January 23, 2020
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A Faltering Choreography

Indo-Pak bonhomie may be in vogue but the peace process is under strain

A Faltering Choreography
Sandeep Adhwaryu
A Faltering Choreography
In the interview to Karan Thapar for the cnn-ibn channel, President Musharraf said relations between Pakistan and India have never been better. This is probably true. The visa regime between the two countries is more relaxed, trade barriers are beginning to come down and there has never been such broad interaction between the intelligentsia in the two countries. It's as if Pakistan has decided to turn its back on the past and look resolutely towards the future. President Musharraf deserves the credit for bringing about much of this change. But so far as the resolution of disputes is concerned, relations between the two countries have reached their lowest point since the Islamabad SAARC summit of January 2004. It would not be an exaggeration to say that the entire peace process is now hanging by a thread.

There are many indications that patience is wearing thin on both sides. A spurt in terrorist activities in India, culminating in the dastardly attack on scientists at the Indian Institute of Science in Bangalore, has made India harden its stand and insist that further movement will need to be prefaced by concrete and visible action by Pakistan to stop the Lashkar-e-Toiba and other tanzeems from operating in Kashmir and the rest of India. Pakistan has given its standard reply—it has completely stopped all cross-border infiltration and that what is happening in Kashmir and the rest of India is a domestic response to human rights violations by Indian troops.

India then showed its growing impatience by expressing concern at the use of bombs and rockets by Pakistani forces in Balochistan. Pakistan first responded by sternly demanding India not meddle in its internal affairs. In his interview, President Musharraf went a step further and bluntly accused India of financing and giving material support to the insurgency in Balochistan.

When Musharraf, in the same interview, offered to help rein in militancy in Kashmir completely if India demilitarised three towns—Srinagar, Baramulla and Kupwara—the Indian external affairs spokesman dismissed this loftily by stating that any demilitarisation or redeployment of security forces within the territory of India has to be a sovereign decision of the government of India and cannot be dictated by any foreign government. While the spokesman did qualify and soften this statement, the basic message that India would not respond to overtures made through the media was loud and clear.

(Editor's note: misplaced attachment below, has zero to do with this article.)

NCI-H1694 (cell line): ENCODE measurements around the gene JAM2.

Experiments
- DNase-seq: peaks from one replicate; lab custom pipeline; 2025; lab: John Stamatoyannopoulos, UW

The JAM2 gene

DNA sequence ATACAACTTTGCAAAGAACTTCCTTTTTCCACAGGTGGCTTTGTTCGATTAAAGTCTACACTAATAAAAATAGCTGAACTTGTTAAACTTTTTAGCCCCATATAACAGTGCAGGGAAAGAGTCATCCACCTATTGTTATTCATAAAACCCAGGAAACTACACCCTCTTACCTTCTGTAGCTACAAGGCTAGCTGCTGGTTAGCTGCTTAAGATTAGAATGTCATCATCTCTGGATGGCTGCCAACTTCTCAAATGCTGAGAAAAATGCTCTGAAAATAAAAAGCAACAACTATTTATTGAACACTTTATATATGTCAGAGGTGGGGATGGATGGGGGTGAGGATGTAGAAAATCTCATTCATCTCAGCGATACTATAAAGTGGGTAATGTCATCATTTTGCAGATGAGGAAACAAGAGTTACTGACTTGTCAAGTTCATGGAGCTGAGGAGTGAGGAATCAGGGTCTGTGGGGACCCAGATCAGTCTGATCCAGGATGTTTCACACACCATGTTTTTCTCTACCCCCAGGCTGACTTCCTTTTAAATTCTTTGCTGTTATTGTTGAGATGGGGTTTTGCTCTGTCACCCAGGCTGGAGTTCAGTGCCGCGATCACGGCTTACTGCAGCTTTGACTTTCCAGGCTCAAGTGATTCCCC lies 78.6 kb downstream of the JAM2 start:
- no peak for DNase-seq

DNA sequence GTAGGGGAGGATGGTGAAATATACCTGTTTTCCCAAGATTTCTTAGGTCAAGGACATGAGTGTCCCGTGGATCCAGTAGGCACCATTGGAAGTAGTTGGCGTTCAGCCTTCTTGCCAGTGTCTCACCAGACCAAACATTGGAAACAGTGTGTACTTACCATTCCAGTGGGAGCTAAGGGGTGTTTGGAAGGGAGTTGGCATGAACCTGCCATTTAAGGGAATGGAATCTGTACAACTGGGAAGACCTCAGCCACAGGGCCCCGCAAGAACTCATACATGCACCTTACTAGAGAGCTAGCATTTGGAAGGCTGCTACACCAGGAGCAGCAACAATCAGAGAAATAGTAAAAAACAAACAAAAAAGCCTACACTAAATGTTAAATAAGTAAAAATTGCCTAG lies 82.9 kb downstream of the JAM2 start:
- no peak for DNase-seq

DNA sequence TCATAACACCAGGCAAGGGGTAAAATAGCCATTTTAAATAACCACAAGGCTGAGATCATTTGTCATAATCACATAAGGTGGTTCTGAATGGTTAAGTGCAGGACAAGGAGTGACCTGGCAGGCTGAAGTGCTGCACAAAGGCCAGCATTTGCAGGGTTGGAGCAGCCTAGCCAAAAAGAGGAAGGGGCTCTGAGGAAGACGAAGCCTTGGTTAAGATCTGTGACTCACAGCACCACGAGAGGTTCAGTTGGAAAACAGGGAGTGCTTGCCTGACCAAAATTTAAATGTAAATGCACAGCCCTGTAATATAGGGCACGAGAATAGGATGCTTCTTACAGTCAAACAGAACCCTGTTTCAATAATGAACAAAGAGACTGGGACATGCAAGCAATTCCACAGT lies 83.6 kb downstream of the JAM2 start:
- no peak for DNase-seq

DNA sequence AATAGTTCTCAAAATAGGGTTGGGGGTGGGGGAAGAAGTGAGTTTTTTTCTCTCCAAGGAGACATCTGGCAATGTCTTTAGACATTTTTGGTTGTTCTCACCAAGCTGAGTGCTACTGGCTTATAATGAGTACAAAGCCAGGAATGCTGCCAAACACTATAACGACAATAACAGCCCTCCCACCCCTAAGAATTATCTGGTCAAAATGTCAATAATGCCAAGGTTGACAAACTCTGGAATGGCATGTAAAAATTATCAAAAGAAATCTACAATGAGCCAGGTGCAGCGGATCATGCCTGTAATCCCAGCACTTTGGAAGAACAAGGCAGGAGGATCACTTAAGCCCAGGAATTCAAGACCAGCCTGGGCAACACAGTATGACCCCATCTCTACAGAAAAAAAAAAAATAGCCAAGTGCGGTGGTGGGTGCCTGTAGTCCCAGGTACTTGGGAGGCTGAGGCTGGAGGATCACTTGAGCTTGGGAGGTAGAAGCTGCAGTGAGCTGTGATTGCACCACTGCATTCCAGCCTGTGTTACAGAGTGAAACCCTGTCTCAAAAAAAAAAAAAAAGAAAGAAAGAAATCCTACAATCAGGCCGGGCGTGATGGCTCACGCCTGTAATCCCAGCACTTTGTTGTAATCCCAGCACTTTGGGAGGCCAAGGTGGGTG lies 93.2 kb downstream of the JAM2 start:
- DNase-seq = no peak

The spokesman also objected to Musharraf's use of the term militancy. The problem, he said, was cross-border terrorism, not militancy within Kashmir. This summary rejection of Musharraf's offer is difficult to understand. The Indian government must realise that Musharraf has to use the term militancy in public statements for precisely the same reason that New Delhi has to talk about cross-border terrorism. It needed to look at the substance of his offer, not its wording. This was nothing less than a promise to curb Pakistan-inspired violence in Kashmir in exchange for a reduction of Indian troops in the Valley. Since this has to be the essential first step in any resolution of the Kashmir issue, the least that New Delhi should have done was not to reject it out of hand.

The real reason for New Delhi's irritation with Islamabad is that even while Musharraf airs these grand proposals in public, in the backchannel talks that are simultaneously going on, he is not responding to various Indian suggestions on how to establish Kashmiri autonomy within the three-point framework established in New Delhi last April. This has given sceptics in the Indian security services the opportunity to raise the issue of trust all over again. Musharraf's real purpose, they claim, is to convince the world that it is India and not Pakistan that is dragging its feet on the road to peace. This will increase international pressure on New Delhi to soften its stand on substantive issues.

The distrust is, of course, mutual. Much of the Pakistani establishment is convinced that the April agreement was New Delhi's clever way of getting Musharraf to accept a watered down Line of Control as the international border. Thus, Indian proposals that fall within it are automatically suspect. This suspicion was endorsed by the Hurriyat delegation that went to Pakistan two weeks ago, when its leader Mirwaiz Umer Farooq said at a press conference that the Hurriyat would not accept any solution within the framework of the Indian Constitution.

The plain truth is that the first step towards resolving the Kashmir dispute must be a simultaneous demilitarisation of parts of the Valley in exchange for unstinting Pakistani cooperation in curbing terrorism, no matter what its source. Only when both sides are convinced of each other's sincerity can the next step be taken. These will include fresh elections in both parts of Kashmir and a redefinition of their relationship with both India and Pakistan. Kashmiri autonomy can then be shored up by getting both parts to elect a joint consultative council entrusted with harmonising legislation and policy in the two parts. Each step of this process requires painstaking and sincere backchannel negotiation. At some stage, it will also be necessary to consult representative Kashmiri political organisations. All that will take time and will test the nerves of people in both countries. Trading accusations and striking disdainful postures will not help.
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